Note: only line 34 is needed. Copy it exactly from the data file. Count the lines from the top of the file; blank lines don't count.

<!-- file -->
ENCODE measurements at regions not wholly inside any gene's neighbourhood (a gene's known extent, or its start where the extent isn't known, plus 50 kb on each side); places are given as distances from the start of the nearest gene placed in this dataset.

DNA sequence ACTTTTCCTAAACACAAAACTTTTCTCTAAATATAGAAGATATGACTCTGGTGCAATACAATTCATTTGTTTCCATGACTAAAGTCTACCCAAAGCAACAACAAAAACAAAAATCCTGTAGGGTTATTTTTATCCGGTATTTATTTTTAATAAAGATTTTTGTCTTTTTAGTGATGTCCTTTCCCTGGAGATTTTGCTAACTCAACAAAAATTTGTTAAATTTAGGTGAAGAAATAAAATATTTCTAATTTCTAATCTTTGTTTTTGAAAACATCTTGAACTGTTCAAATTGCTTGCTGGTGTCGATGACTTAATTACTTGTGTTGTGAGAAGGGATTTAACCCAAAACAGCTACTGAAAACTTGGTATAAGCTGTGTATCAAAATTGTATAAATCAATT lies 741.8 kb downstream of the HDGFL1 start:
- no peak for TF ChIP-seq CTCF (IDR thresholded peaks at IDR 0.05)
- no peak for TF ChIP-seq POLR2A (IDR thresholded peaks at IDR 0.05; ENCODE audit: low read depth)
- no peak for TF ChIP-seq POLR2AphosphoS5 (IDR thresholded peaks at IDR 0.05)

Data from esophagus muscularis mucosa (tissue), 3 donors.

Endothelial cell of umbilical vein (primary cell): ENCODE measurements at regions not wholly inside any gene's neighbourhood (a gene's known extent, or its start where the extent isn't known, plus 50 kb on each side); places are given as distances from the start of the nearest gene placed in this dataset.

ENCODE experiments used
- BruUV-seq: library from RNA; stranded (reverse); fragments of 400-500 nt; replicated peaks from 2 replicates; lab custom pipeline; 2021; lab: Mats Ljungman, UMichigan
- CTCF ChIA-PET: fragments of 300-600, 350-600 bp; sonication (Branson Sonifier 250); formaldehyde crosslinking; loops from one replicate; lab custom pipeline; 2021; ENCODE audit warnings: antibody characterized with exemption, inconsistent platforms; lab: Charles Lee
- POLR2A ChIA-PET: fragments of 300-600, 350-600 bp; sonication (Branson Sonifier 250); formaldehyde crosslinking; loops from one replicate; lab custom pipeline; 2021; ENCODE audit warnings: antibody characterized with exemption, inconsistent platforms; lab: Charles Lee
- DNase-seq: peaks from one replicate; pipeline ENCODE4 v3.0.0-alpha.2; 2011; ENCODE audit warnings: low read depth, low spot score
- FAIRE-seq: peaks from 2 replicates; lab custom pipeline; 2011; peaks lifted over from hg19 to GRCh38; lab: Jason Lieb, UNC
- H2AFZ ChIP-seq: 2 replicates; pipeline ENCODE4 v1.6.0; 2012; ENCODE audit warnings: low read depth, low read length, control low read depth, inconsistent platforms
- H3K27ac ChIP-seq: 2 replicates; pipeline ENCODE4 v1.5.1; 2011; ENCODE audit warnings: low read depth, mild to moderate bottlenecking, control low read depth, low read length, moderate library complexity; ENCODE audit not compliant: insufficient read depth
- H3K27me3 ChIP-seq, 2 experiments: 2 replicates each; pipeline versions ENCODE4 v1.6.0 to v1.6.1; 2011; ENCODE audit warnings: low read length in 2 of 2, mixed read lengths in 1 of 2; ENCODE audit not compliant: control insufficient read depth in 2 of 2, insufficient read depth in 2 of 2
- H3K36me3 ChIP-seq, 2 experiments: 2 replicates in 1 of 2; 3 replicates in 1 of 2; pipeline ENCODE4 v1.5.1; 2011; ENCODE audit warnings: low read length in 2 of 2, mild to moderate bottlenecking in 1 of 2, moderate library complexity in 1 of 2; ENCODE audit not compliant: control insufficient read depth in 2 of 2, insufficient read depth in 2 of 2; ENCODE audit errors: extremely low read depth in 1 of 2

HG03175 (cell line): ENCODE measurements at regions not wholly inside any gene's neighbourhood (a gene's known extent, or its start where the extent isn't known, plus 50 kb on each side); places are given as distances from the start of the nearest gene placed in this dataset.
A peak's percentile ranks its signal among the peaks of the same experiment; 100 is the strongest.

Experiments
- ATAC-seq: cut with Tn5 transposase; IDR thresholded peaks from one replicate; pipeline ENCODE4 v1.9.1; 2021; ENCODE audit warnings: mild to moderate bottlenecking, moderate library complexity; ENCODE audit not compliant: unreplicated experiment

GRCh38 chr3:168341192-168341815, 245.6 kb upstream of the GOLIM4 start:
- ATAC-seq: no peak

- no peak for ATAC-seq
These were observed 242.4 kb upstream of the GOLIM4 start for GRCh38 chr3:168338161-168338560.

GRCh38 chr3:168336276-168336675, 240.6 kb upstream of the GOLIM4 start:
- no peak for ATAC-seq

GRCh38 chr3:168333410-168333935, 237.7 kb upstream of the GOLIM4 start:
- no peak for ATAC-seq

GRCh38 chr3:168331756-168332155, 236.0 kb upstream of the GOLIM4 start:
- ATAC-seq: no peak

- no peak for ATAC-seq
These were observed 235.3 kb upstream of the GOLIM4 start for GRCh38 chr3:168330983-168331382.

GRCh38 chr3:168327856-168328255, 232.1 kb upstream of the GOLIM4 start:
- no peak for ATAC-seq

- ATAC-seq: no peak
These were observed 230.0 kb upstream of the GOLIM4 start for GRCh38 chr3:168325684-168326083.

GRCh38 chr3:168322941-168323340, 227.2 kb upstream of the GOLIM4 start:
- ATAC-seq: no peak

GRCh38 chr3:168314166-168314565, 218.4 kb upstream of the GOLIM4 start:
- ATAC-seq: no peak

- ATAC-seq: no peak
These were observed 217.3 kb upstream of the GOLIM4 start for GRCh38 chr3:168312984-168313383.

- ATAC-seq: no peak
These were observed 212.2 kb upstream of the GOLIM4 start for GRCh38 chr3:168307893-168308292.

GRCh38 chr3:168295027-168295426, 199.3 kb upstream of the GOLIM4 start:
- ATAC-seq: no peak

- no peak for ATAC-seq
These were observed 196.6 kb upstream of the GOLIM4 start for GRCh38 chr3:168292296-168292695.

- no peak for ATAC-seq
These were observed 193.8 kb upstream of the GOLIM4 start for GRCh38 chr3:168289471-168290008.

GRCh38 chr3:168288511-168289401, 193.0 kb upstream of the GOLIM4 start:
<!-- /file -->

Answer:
GRCh38 chr3:168327856-168328255, 232.1 kb upstream of the GOLIM4 start: